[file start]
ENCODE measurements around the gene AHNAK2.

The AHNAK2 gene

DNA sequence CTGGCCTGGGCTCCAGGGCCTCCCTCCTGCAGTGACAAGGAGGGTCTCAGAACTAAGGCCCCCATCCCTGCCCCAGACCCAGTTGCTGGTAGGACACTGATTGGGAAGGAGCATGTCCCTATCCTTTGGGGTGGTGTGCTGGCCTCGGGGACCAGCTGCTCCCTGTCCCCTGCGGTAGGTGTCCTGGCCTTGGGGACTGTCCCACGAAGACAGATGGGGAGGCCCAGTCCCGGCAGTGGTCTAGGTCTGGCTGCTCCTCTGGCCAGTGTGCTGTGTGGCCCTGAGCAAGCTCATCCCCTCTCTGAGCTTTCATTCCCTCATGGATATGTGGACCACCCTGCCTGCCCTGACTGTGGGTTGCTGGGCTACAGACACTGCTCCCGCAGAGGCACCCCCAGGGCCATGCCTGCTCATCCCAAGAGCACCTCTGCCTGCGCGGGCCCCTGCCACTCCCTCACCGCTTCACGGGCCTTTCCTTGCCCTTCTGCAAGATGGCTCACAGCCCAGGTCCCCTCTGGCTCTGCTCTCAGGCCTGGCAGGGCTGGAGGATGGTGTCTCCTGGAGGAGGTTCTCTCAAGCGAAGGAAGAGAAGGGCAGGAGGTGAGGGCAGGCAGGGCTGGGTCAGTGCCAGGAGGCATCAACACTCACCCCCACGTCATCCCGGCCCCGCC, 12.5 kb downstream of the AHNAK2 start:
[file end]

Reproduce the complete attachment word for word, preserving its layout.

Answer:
ENCODE measurements around the gene AHNAK2.

The AHNAK2 gene

DNA sequence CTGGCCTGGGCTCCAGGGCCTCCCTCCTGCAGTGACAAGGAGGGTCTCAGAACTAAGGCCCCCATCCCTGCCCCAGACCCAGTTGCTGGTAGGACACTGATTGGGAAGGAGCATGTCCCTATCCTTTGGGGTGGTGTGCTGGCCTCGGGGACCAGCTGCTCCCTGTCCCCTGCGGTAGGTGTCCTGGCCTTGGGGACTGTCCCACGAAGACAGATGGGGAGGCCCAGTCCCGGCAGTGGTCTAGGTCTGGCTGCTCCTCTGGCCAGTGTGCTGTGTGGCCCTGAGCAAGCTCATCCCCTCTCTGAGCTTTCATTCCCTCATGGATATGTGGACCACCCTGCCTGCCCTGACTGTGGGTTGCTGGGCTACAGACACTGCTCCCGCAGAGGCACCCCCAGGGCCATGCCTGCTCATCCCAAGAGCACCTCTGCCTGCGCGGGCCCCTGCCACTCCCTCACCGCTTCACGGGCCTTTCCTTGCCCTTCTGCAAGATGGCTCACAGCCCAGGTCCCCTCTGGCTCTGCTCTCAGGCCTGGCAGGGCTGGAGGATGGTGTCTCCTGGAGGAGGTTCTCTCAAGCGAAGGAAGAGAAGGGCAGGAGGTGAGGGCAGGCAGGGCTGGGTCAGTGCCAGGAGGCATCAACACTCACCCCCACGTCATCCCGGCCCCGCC, 12.5 kb downstream of the AHNAK2 start: